The Left's Campaign Against Tom DeLay
-- On March 24, former Congressman Bob Livingston was sent an
e-mail by a New York Times editorial page staffer suggesting he
write an op-ed essay. Would Livingston, who in 1998 gave up certain
elevation to be House speaker because of a sexual affair, write
about how Majority Leader Tom DeLay should now act under fire?
In a subsequent conversation, it was made clear the Times wanted
the prominent Republican to say DeLay should step aside for the
good of the party.
in effect declined by responding that if he wrote anything for
the Times, it would be pro-DeLay. But this remarkable case of
that august newspaper fishing for an op-ed piece makes it appear
part of a calculated campaign to bring down the single most powerful
Republican in Congress. The Democratic establishment and left-wing
activists have targeted DeLay as the way to end a decade of Republican
control of the House.
this campaign's intensity may protect DeLay from Republicans who
in their secret hearts would like to see the sometimes-overbearing
Texan fall. No GOP politician wants to be the handmaiden of DeLay's
Democratic detractors. Last Wednesday's closed-door caucus of
House Republicans gave DeLay a standing ovation. Contrary to claims
on leftist websites, no Republican member has called for the majority
of DeLay going on junkets funded by private sources and putting
relatives on non-government payrolls reflect common congressional
practice. The assault on DeLay did not begin until he redistricted
Texas congressional seats, which changed the 2004 election from
a net loss to a net gain for House Republicans. That accomplishment,
however, makes it much harder to rip holes in DeLay's House GOP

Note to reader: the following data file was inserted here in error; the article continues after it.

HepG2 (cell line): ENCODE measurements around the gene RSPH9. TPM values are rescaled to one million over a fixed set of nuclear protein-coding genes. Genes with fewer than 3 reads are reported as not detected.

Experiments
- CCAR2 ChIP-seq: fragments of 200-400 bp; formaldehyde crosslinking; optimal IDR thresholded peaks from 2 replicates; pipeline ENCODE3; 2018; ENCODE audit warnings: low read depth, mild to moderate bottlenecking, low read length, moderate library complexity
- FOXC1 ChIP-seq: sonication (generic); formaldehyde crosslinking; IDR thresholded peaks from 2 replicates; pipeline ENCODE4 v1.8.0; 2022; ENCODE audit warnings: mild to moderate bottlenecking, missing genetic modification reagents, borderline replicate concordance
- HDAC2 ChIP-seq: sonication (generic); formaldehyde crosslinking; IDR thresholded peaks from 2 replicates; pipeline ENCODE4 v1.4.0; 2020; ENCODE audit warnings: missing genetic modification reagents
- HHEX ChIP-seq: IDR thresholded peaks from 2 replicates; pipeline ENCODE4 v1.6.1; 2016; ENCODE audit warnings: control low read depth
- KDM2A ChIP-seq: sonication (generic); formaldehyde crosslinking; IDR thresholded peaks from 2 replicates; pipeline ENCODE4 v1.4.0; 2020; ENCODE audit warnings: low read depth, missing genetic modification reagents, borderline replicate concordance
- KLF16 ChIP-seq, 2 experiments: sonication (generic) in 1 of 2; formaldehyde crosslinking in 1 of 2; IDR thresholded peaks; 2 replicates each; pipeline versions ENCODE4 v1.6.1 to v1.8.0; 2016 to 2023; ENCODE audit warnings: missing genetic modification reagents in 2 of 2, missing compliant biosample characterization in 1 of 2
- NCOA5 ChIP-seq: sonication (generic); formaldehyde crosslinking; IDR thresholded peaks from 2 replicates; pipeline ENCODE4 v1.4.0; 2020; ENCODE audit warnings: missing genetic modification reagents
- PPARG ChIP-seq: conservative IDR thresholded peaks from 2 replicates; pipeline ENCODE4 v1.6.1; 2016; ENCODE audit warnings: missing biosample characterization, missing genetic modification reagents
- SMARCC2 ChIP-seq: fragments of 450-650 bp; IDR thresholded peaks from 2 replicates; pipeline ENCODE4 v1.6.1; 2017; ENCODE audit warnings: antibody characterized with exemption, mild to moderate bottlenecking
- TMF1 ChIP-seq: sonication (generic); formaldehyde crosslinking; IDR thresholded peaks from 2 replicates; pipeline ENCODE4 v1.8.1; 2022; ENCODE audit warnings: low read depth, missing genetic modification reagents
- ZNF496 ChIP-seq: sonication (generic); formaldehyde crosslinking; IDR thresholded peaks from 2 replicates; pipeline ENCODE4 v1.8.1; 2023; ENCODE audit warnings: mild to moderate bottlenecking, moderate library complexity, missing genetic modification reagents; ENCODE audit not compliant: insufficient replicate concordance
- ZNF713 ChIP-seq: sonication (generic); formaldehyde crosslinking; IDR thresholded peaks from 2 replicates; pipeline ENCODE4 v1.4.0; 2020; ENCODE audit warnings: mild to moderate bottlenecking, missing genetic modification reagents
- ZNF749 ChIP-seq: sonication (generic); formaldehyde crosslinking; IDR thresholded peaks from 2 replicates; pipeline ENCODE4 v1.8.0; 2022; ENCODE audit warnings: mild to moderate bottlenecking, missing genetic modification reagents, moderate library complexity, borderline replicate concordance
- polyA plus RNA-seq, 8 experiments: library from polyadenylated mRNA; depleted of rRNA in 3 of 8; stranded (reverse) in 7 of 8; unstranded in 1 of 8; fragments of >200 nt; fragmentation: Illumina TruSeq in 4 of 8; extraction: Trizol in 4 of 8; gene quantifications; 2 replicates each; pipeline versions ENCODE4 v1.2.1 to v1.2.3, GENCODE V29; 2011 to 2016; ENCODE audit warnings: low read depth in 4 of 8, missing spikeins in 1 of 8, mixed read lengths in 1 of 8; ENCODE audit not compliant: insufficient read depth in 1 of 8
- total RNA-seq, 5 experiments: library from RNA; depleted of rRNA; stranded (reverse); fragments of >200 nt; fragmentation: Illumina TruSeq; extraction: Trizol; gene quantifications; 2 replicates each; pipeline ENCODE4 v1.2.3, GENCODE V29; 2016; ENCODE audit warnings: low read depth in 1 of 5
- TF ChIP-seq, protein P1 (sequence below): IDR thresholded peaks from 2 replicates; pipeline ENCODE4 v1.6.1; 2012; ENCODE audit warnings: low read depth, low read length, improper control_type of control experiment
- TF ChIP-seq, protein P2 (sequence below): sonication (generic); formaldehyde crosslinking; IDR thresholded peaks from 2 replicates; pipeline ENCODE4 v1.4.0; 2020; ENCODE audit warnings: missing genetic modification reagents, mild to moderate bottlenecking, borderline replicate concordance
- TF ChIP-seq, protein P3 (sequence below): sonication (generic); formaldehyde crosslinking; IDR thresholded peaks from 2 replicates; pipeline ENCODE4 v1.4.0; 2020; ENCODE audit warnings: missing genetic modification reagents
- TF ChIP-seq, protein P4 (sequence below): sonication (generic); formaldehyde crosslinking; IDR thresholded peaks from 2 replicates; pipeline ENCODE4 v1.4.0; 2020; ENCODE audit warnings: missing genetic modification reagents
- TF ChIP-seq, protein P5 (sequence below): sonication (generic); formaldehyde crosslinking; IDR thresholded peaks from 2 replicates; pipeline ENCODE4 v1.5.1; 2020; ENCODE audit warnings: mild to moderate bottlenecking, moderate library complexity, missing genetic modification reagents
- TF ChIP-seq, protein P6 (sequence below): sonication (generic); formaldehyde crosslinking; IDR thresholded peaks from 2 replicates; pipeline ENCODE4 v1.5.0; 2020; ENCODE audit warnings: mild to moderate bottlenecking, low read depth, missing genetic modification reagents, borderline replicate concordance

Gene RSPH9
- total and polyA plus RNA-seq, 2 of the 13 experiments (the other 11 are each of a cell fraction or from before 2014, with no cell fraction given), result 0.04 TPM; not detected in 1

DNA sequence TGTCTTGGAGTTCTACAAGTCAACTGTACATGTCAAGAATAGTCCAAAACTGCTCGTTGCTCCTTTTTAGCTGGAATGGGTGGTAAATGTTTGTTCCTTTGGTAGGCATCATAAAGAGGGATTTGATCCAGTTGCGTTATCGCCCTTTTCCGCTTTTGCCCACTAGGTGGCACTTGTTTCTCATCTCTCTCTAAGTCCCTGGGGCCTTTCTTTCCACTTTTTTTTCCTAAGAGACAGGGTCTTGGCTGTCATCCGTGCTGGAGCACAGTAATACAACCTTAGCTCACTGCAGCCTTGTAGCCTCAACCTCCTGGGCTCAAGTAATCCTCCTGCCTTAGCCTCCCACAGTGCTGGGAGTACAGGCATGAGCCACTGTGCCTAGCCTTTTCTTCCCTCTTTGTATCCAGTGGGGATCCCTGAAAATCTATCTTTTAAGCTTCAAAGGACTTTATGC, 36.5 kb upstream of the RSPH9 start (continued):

18 news organizations now have assigned reporters to cover DeLay,
but the quest by The New York Times for a prominent Republican
to suggest his resignation may cross a line. Livingston, a Louisiana
congressman who was Appropriations Committee chairman, was set
to succeed Newt Gingrich as speaker in November 1998, when he
stunned Washington by announcing his resignation from Congress
after allegations of a sexual affair.
Times editorial page staffer Tobin Harshaw sent the March 24 e-mail
to Livingston, now a Washington lobbyist. Chris Terrell, a principal
in The Livingston Group, declined to give this column a copy of
the message but read it to us. Harshaw, reached in New York, confirmed
he had a conversation with Terrell, but added: "We don't comment
on assignments, written or unwritten."
to Terrell, Harshaw's e-mail suggested Livingston might want to
write "a short op-ed on DeLay's political future." Terrell said
he telephoned Harshaw, saying his boss would "write a favorable
piece," then asked: "Is that really what you're seeking or is
that what you would print?"
was not. While Harshaw asserted "we would welcome any thoughts"
by Livingston, Terrell quoted him as saying "we are seeking those
who would go on the record or state for the good of the party
he [DeLay] should step aside."
of such a column by so prestigious a Republican as Livingston
would break a solid GOP front supporting DeLay. Potential Republican
defectors have stayed loyal to DeLay because of Democratic leaders.
House Minority Leader Nancy Pelosi, abandoning traditions of at
least minimum courtesy between party leaders, has led the campaign
against her Republican counterpart. Rep. Rahm Emanuel, the aggressive
new chairman of the Democratic Congressional Campaign Committee,
has made this the cornerstone of efforts to recapture the House
crack in the pro-DeLay alliance was a March 28 editorial in The
Wall Street Journal charging the majority leader with "betraying
the broader set of principles that brought him into office." To
be accused of imitating the ethical standards of the Democrats
he deplored was viewed by DeLay as a "gut shot."
Would this editorial start a chain reaction of Republican House
members abandoning DeLay, much as Democrats turned against Speaker
Jim Wright in 1989? Those defections doomed Wright, whose fall
was followed in five years by the Republican capture of the House.
Since Bob Livingston would not get the ball rolling, the campaign
to get DeLay still needs a major anti-DeLay Republican to go public.
2005 Creators Syndicate
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